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Silchester Saunter

by Tim Russell-Smith

As Bernard cautioned in October’s Buzzing, the forecast promised “changeable”.  Which is what we got—in bucketfuls.  And the Little Chef en route gave little comfort (no change there), as early sunshine turned into sub-tropical downpour.  So what was the mood of the autocycle faithful gathered at The New Inn, Stratford Saye?  Drenched, sombre and defeatist?  Half a guess—the reverse, as wartime camaraderie and cyclemotor spirit just added to that feeling of adventure that precedes every run.

Friendly faces peered from the imaginary shelter of the car park’s only tree, chirruping a re-assuring welcome.  And what’s this, a couple of cheery Tommies in an Andersen shelter? And—surely not here—gas capes?  But no, a simple mistake, just an upturned hatchback providing some respite, and prudent covers over precious machinery—no excuse for slipping drive belts.

And so we’re off, riders being Jim Pallett - New Hudson; Mike Crumpton - Tri-Cyclemaster; Derek Carter on JES, Lorraine Carter and Bernard Marlow on Cyclemasters; Tim and Margaret Bunting - both VéloSoleX; Alan Herbert - on James; John Lipscombe, Bob Goodwin, Tim Russell-Smith - all Mobylette; Tony Brown - cadmium powered (retired).

Tim Bunting leads Margaret downstream

A twist of the throttle, finding the balance, and pure joy, a scenic meander around twenty miles of the most picturesque Roman countryside.  Narrow lanes certainly, but straight not at all—very curious, history re-written?  Autumn hedgerows lush with with mellow fruitfulness, and so mild that the rain only refreshes.  Here’s a puzzle: grown men fishing, in the road!  An impromptu stop indicates the presence of a bridge, and the dismounted group concludes this may be a river.  In this weather who knows, and the blackberries so good, who cares?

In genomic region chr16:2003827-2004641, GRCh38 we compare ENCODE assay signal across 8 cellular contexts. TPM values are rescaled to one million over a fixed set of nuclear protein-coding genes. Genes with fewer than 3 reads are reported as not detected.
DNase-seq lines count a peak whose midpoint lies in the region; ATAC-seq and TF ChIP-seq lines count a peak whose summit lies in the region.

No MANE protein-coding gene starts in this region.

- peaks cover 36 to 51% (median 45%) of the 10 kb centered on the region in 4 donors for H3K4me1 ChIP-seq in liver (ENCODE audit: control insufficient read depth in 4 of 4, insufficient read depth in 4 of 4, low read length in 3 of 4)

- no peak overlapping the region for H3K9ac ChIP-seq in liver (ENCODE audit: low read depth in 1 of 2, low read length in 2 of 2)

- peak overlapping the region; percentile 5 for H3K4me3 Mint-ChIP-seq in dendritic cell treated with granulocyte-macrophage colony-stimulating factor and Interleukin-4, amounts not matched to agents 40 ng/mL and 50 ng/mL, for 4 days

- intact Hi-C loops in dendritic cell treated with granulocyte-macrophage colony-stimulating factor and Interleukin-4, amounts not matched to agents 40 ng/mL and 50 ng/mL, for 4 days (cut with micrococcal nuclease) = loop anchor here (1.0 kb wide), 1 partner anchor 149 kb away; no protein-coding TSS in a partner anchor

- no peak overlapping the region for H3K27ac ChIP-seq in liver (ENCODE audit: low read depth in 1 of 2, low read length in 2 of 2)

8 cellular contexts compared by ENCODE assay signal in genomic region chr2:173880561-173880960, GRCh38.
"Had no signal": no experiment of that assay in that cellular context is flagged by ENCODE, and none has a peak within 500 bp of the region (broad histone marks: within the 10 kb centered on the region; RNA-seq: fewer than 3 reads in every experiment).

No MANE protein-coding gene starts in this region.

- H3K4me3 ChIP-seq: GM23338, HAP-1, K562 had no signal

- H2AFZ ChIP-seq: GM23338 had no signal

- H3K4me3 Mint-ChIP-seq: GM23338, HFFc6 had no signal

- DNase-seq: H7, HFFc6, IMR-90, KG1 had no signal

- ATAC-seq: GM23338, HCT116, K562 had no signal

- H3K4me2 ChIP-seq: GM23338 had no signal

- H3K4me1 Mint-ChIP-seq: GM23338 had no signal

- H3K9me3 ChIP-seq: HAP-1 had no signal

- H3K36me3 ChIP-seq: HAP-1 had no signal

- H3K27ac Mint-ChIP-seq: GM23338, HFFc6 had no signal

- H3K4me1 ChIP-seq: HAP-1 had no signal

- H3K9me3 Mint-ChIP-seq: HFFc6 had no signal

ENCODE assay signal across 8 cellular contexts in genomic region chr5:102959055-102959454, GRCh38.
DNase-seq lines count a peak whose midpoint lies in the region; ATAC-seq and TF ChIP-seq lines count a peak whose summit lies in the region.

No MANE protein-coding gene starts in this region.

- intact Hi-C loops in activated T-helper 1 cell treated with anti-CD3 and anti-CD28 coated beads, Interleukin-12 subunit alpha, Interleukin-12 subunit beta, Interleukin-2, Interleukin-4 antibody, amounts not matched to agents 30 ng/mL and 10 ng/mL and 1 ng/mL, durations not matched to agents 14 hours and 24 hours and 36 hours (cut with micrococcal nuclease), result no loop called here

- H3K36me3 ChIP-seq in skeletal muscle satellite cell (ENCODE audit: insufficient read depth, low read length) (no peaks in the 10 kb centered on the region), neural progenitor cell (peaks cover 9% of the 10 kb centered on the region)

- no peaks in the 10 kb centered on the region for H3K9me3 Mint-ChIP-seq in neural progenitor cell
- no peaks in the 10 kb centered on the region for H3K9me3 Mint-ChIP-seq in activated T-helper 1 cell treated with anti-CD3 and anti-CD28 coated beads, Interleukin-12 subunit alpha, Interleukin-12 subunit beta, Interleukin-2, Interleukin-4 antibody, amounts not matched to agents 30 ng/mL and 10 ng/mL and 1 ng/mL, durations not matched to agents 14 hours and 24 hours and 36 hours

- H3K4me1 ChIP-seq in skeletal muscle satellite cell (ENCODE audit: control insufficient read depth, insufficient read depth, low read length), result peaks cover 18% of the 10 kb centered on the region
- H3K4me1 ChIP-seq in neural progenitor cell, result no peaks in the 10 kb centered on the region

And so swishing on, judicious pedalling on modest inclines, to the keenly anticipated “elevenses” halt.  Rounding a corner: a pleasing spectacle.  There in a leafy glade our very own Henley Regatta—only more so; marquee, hot drinks, home made cakes and marvellous flapjacks (thank you Lorraine) hit the spot, and everywhere Derek and Lorraine’s attention to detail.  Indeed some were so overcome, as partly dispensing with canvas seemed oblivious to the accumulated water torrenting down their necks.  Tony Brown, more concerned with electrocution from his machine—too modern?—folded it cautiously into his car boot.  And so, suitably refreshed and under brightening skies, most took the optional longer route back.  Sign 3 miles to Odiham—drat, missed that recent run.

Special accolades to Margaret Bunting, her first ride in four years, and Mike Crumpton, demonstrating a truly heroic performance on the two-wheel-out-front TriCyclemaster.  His deft ability in outwitting its tendency to twitchiness on the straights was equalled only by his fearsome technique in leaning into the bends for optimum momentum—at all costs.  So a popular choice, Mike won both the amusing trophies, namely, “Designer Ears”, cleverly crafted and inscribed by Colin: “Friends, Romans Cyclemotorists”...(geddit!) Mike’s wins, for the second year running, were for longest distance travelled (from Worcestershire), also Landlord’s choice, overheard saying later, “really didn’t know what to expect, but I quite like them”—whether machines or riders, remains unknown.  And your scribe further enjoyed Mike’s company autocycling afterwards towards Thatcham.

Thames Valley Section has good cause to be grateful to Derek and Lorraine, also Bernard, Colin, and everyone else involved, for their excellent groundwork and planning to make this year’s Silchester a saunter to remember.  And yes, the skies did clear for lunch in the New Inn garden—but it rained, so we paddled back inside.


First published - December 1999


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